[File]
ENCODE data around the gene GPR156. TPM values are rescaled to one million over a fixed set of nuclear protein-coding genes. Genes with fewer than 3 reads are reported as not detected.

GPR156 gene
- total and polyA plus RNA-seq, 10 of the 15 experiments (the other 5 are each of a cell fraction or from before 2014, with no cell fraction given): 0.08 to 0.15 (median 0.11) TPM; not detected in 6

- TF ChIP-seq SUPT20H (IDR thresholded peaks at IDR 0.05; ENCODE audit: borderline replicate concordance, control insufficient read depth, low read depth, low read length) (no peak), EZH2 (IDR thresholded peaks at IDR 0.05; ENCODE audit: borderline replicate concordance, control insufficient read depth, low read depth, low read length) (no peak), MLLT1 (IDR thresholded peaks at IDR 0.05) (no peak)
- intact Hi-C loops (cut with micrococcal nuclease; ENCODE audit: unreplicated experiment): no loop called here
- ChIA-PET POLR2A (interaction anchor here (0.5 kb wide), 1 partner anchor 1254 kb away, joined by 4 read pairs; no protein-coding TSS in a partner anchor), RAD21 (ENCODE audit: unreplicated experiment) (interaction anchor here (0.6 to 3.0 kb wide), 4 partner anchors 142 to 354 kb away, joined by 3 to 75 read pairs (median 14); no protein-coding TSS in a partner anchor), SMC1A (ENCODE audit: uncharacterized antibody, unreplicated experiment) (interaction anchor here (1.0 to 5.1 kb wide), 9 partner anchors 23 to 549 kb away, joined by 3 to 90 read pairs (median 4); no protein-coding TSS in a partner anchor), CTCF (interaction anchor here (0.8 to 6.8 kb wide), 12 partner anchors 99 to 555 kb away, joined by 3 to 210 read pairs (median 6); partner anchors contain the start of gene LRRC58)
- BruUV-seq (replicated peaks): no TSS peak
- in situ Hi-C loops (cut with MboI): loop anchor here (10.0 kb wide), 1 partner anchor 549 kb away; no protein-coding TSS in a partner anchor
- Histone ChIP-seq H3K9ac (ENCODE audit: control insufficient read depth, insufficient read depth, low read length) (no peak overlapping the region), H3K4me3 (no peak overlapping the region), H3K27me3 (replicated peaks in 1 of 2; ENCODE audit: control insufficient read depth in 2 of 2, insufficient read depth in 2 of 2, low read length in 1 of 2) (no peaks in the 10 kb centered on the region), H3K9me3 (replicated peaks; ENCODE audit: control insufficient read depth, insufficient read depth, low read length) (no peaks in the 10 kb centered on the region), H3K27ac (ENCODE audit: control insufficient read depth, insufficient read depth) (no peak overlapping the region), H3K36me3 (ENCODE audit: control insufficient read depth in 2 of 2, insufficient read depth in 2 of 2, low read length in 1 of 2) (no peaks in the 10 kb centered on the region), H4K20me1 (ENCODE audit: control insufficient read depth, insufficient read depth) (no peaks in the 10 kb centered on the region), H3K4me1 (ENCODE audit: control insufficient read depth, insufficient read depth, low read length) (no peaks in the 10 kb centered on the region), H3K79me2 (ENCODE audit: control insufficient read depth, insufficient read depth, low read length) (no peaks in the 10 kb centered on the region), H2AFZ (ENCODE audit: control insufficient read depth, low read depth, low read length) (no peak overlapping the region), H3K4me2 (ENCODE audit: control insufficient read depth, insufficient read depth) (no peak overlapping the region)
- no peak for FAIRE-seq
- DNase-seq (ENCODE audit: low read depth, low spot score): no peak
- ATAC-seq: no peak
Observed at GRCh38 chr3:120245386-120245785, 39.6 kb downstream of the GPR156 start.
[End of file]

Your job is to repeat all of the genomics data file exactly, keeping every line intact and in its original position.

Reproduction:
ENCODE data around the gene GPR156. TPM values are rescaled to one million over a fixed set of nuclear protein-coding genes. Genes with fewer than 3 reads are reported as not detected.

GPR156 gene
- total and polyA plus RNA-seq, 10 of the 15 experiments (the other 5 are each of a cell fraction or from before 2014, with no cell fraction given): 0.08 to 0.15 (median 0.11) TPM; not detected in 6

- TF ChIP-seq SUPT20H (IDR thresholded peaks at IDR 0.05; ENCODE audit: borderline replicate concordance, control insufficient read depth, low read depth, low read length) (no peak), EZH2 (IDR thresholded peaks at IDR 0.05; ENCODE audit: borderline replicate concordance, control insufficient read depth, low read depth, low read length) (no peak), MLLT1 (IDR thresholded peaks at IDR 0.05) (no peak)
- intact Hi-C loops (cut with micrococcal nuclease; ENCODE audit: unreplicated experiment): no loop called here
- ChIA-PET POLR2A (interaction anchor here (0.5 kb wide), 1 partner anchor 1254 kb away, joined by 4 read pairs; no protein-coding TSS in a partner anchor), RAD21 (ENCODE audit: unreplicated experiment) (interaction anchor here (0.6 to 3.0 kb wide), 4 partner anchors 142 to 354 kb away, joined by 3 to 75 read pairs (median 14); no protein-coding TSS in a partner anchor), SMC1A (ENCODE audit: uncharacterized antibody, unreplicated experiment) (interaction anchor here (1.0 to 5.1 kb wide), 9 partner anchors 23 to 549 kb away, joined by 3 to 90 read pairs (median 4); no protein-coding TSS in a partner anchor), CTCF (interaction anchor here (0.8 to 6.8 kb wide), 12 partner anchors 99 to 555 kb away, joined by 3 to 210 read pairs (median 6); partner anchors contain the start of gene LRRC58)
- BruUV-seq (replicated peaks): no TSS peak
- in situ Hi-C loops (cut with MboI): loop anchor here (10.0 kb wide), 1 partner anchor 549 kb away; no protein-coding TSS in a partner anchor
- Histone ChIP-seq H3K9ac (ENCODE audit: control insufficient read depth, insufficient read depth, low read length) (no peak overlapping the region), H3K4me3 (no peak overlapping the region), H3K27me3 (replicated peaks in 1 of 2; ENCODE audit: control insufficient read depth in 2 of 2, insufficient read depth in 2 of 2, low read length in 1 of 2) (no peaks in the 10 kb centered on the region), H3K9me3 (replicated peaks; ENCODE audit: control insufficient read depth, insufficient read depth, low read length) (no peaks in the 10 kb centered on the region), H3K27ac (ENCODE audit: control insufficient read depth, insufficient read depth) (no peak overlapping the region), H3K36me3 (ENCODE audit: control insufficient read depth in 2 of 2, insufficient read depth in 2 of 2, low read length in 1 of 2) (no peaks in the 10 kb centered on the region), H4K20me1 (ENCODE audit: control insufficient read depth, insufficient read depth) (no peaks in the 10 kb centered on the region), H3K4me1 (ENCODE audit: control insufficient read depth, insufficient read depth, low read length) (no peaks in the 10 kb centered on the region), H3K79me2 (ENCODE audit: control insufficient read depth, insufficient read depth, low read length) (no peaks in the 10 kb centered on the region), H2AFZ (ENCODE audit: control insufficient read depth, low read depth, low read length) (no peak overlapping the region), H3K4me2 (ENCODE audit: control insufficient read depth, insufficient read depth) (no peak overlapping the region)
- no peak for FAIRE-seq
- DNase-seq (ENCODE audit: low read depth, low spot score): no peak
- ATAC-seq: no peak
Observed at GRCh38 chr3:120245386-120245785, 39.6 kb downstream of the GPR156 start.